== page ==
FedEx and UPS Pricing Models No Longer Match Up Like the Old Days
Parcel duopolies FedEx and UPS now institute vastly different pricing models in areas such as fuel surcharges and list rates, resulting in more challenging price comparisons between the two companies.
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For the first time in a long time the parcel duopoly of FedEx and UPS are both operating under very distinct pricing models that no longer match, including accessorial charges like fuel surcharges and list rates, which now makes it much more difficult for shippers to compare prices between the two.
The differences stem from rate announcements respectively by each company last fall.
UPS rolled out the following in September 2016:
The announced rate changes include;
- UPS U.S. Ground service will increase by an average net 4.9 percent, effective December 26, 2016;
- daily rates for UPS U.S. Air and International services will increase an average net 4.9 percent;
- UPS Air Freight rates within and between the U.S., Canada and Puerto Rico, will increase an average net 4.9 percent, also effective December 26, 2016;
- UPS Freight announced an average net 4.9 percent general rate increase effective September 19, 2016; and
- an additional handling surcharge will apply to any package with the longest side exceeding 48 inches, instead of 60 inches for all Air and International packages, with the additional handling charge increasing by $0.35. And it also said that effective January 8, 2017, the additional handling surcharge will also apply to UPS SurePost package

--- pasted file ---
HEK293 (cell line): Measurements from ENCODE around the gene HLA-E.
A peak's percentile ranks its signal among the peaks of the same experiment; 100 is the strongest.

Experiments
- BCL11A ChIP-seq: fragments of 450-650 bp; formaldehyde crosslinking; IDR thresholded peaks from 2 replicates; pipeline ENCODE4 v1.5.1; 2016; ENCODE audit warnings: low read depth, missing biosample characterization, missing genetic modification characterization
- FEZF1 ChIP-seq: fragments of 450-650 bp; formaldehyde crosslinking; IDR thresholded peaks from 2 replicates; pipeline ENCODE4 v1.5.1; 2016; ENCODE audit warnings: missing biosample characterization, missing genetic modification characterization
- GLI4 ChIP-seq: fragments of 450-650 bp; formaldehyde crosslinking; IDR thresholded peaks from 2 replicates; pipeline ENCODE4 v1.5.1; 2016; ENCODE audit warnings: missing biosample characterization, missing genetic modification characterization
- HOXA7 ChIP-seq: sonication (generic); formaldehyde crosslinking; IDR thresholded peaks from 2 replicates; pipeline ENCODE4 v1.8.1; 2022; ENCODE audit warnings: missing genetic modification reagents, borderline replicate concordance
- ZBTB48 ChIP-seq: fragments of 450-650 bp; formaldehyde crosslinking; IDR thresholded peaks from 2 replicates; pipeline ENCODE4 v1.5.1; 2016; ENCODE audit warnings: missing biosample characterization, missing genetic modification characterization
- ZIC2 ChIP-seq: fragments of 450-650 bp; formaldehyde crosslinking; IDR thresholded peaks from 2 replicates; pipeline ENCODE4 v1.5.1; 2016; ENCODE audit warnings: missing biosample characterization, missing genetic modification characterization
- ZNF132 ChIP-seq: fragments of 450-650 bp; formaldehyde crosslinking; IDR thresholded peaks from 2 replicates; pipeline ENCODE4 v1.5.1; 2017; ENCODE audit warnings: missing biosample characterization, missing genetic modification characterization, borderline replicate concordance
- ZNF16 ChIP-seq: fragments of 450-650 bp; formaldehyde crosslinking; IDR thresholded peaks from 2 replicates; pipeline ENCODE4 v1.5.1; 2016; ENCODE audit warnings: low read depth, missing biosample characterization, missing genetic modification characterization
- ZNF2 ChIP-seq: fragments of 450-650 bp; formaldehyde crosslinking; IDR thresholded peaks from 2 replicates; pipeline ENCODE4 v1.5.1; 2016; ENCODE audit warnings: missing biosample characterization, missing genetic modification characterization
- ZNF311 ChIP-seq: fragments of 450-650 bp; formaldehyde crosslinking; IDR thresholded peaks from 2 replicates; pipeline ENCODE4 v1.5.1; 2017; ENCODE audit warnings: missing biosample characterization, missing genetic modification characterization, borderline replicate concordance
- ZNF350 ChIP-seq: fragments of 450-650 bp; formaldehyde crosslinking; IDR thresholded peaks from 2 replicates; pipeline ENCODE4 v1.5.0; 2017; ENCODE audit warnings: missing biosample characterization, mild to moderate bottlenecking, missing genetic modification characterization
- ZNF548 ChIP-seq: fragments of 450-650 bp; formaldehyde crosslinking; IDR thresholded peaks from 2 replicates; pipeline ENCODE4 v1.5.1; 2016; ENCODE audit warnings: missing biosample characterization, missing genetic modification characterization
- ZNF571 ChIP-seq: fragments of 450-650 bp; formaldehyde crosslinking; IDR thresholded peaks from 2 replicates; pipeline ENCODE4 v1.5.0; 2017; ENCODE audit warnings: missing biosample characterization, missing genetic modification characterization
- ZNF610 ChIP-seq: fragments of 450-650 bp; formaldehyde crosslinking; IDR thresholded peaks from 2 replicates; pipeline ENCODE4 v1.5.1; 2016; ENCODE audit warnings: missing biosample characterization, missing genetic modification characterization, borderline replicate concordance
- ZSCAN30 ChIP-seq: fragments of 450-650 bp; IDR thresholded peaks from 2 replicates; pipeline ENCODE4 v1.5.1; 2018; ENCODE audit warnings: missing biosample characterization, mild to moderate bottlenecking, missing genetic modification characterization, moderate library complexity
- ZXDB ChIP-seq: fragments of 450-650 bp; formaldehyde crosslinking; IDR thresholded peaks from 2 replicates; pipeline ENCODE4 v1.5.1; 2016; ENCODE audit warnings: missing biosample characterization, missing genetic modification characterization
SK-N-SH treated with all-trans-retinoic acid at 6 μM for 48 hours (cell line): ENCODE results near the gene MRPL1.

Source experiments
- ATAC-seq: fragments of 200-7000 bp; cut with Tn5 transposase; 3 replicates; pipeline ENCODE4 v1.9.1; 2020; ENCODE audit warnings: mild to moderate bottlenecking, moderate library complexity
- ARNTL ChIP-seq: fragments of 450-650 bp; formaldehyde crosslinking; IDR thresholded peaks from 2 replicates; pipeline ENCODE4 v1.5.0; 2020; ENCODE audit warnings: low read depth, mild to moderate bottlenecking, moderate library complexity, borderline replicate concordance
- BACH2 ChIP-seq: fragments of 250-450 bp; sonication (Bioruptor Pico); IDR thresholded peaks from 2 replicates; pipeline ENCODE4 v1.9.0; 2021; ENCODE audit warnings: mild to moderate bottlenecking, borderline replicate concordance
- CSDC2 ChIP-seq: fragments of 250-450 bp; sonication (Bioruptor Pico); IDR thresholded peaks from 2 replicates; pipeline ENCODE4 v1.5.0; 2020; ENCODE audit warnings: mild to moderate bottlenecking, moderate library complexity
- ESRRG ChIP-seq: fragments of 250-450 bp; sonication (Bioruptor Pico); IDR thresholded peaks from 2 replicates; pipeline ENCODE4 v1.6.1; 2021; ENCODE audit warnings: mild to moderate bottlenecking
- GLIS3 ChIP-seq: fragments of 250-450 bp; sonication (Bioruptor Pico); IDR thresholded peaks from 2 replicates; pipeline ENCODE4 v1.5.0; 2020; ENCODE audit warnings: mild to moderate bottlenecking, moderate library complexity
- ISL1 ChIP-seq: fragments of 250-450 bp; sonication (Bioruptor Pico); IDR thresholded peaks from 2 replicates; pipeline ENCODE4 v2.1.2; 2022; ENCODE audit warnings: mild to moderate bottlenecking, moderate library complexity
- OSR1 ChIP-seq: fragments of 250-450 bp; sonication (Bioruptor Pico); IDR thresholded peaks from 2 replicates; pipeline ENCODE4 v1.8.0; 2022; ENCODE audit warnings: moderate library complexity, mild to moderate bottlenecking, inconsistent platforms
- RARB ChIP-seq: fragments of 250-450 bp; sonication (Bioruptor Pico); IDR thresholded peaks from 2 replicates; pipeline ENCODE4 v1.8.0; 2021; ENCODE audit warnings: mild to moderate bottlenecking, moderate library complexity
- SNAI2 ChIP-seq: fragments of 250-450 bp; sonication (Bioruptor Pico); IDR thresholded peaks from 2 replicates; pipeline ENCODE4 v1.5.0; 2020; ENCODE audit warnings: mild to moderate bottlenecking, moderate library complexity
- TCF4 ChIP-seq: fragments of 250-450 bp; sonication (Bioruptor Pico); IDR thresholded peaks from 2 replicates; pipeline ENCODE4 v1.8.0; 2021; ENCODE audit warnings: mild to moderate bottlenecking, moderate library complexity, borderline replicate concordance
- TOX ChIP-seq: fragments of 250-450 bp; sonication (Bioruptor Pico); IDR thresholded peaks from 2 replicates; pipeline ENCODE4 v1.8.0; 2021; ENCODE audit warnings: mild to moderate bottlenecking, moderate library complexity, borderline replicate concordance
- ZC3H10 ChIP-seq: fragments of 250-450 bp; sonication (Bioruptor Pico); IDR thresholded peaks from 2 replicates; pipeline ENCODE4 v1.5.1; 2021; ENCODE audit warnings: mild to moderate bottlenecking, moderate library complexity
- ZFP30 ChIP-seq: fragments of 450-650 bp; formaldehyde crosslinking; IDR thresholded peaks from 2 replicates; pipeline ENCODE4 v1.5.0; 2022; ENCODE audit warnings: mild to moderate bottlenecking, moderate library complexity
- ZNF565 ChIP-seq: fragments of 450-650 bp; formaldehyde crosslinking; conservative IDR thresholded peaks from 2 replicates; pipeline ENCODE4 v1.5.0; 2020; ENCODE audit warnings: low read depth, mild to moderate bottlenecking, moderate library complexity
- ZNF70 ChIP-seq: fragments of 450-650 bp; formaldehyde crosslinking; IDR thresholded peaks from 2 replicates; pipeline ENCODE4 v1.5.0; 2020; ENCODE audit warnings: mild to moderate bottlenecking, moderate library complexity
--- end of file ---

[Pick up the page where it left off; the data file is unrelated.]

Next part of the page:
And not long after FedEx rolled out their own pricing changed, including:
- FedEx Express rates increasing by an average of 3.9% for U.S. domestic, U.S. export, and U.S. import services;
- FedEx Ground and FedEx Home Delivery rates increasing by an average of 4.9%, with FedEx SmartPost rates also changing;
- the FedEx Express and FedEx Ground U.S. domestic dimensional weight advisor will change from 166 to 139;
- FedEx Freight rates will increase by an average of 4.9%; and
- the FedEx Freight extreme length surcharge will change from $88 to $150 and be applied to shipments 12 feet or greater compared to the prior 15 feet
Perhaps the most significant change announced by FedEx was that fuel surcharges for FedEx Express and FedEx Ground will be adjusted on a weekly basis instead of the current process in which adjustments are made on a monthly basis with a two-month lag between U.S. government published fuel indexes and the fuel surcharges.
FedEx said that adjusting the weekly fuel surcharges will reduce lag time from two months to two weeks, providing a closer alignment between fuel costs and fuel surcharges at the time of shipment.
Rob Martinez, president & CEO, Shipware Systems Corp, a San Diego-based parcel consultancy, labeled said that the adjustment in the dimensional weight calculation is the most “striking” change rolled out by FedEx.
“Prior to 2011, the dimensional advisor was 194. Today, it is 166, and effective January 2, 2017, it will be reduced to 139, which is the current divisor for International Export and Import shipments,” he said.
“The shift for many shippers is cataclysmic. It is paralyzing to many shippers not under custom contract DIMs. ”